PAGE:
Issue: 2019 > December > case report

A ring-calcified thymoma, mimicking pericardial cyst, precedes pure red cell aplasia for more than 10 years - A case-based overview of pathophysiology

M.A. de Graaf, H.M. Hazelbag, J. Tim, A.P. van Rossum, L.T. Vlasveld
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Anaemia, pure red cell aplasia, thymoma


Pure red cell aplasia (PRCA) is a rare bone marrow disorder with absence of erythropoiesis, characterised by normocytic or macrocytic anaemia and low reticulocyte count; other cell lineages in the bone marrow are normal. 

Congenital PRCA, associated with mutations in ribosomal protein or the GATA1 transcription factor, manifests in infancy and is associated with other congenital abnormalities and predisposition to cancer.1 Recently, PRCA has been described in patients with adenosine deaminase 2 (ADA2) protein deficiency.2 Acquired PRCA is classified as primary or secondary PCRA. Primary PRCA consists of primary auto-antibody-mediated PRCA and primary dysplastic PRCA. Secondary acquired PRCA in adults is mostly idiopathic but may be associated with autoimmune/immunological diseases, solid and haematological tumours, viral (especially parvo B19) and bacterial infections, and a variety of drugs.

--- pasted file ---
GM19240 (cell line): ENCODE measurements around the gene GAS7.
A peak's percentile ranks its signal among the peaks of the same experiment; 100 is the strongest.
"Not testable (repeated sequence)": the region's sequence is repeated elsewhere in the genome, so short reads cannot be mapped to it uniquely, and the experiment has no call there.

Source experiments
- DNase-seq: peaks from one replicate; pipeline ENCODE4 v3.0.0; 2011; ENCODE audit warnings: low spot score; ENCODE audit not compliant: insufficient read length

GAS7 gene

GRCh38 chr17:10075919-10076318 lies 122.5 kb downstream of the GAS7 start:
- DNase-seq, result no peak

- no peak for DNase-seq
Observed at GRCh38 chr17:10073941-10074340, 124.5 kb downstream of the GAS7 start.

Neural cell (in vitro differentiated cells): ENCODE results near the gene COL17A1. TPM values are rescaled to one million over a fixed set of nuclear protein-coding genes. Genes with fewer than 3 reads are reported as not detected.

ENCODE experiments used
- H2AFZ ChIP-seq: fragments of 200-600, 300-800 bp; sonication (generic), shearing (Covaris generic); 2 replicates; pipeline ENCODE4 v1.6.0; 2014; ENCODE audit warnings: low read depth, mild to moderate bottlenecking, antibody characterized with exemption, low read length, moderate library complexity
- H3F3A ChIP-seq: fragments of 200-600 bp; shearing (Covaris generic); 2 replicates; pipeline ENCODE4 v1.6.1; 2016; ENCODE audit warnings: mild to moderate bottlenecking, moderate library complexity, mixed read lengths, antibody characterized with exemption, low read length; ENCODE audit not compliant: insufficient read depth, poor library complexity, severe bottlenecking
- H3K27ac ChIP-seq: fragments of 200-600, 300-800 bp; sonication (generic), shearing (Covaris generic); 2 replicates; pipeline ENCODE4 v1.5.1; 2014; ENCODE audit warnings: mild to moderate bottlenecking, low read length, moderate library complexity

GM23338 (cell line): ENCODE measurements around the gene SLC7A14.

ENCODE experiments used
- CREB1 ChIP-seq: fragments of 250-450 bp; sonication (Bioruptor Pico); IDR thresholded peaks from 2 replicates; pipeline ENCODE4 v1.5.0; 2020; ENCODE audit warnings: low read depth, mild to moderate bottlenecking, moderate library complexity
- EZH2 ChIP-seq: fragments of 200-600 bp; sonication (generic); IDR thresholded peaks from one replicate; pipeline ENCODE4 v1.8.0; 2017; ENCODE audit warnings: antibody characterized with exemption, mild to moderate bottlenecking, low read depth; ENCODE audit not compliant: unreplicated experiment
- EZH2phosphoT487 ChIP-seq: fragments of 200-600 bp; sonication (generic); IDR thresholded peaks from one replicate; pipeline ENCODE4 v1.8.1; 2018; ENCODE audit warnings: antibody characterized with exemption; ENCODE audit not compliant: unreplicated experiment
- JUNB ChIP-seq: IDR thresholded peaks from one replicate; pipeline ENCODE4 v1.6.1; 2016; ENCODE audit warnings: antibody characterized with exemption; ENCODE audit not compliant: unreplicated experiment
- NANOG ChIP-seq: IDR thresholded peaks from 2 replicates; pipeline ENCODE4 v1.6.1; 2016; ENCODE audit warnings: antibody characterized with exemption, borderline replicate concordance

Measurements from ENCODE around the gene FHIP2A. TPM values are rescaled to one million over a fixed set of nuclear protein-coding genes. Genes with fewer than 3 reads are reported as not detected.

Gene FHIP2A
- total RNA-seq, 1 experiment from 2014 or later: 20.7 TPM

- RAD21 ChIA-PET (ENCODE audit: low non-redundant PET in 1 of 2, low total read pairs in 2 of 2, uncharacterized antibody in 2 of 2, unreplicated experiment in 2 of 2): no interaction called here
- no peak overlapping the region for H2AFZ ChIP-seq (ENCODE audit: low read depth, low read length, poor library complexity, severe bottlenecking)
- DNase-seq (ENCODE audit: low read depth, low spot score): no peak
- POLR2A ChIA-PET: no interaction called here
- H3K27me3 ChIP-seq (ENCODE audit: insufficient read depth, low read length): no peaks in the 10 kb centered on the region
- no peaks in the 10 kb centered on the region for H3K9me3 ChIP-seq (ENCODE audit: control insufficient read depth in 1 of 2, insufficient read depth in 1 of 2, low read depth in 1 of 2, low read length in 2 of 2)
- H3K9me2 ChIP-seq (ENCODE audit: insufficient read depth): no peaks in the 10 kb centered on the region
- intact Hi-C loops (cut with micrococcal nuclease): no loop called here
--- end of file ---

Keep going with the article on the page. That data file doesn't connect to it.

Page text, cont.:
PRCA is traditionally thought to be associated with thymoma, although recent studies reveal that only 10-30% of PRCA are associated with thymoma, and that fewer than 5% of patients with thymoma develop PRCA.3,4 Thymoma is either diagnosed during the work-up of PRCA, or PRCA develops during follow-up after thymectomy. We present an 80-year-old man who developed PRCA after living with an existing pericardial-mediastinal mass with ring calcification for more than 10 years, which was identified as a type A thymoma.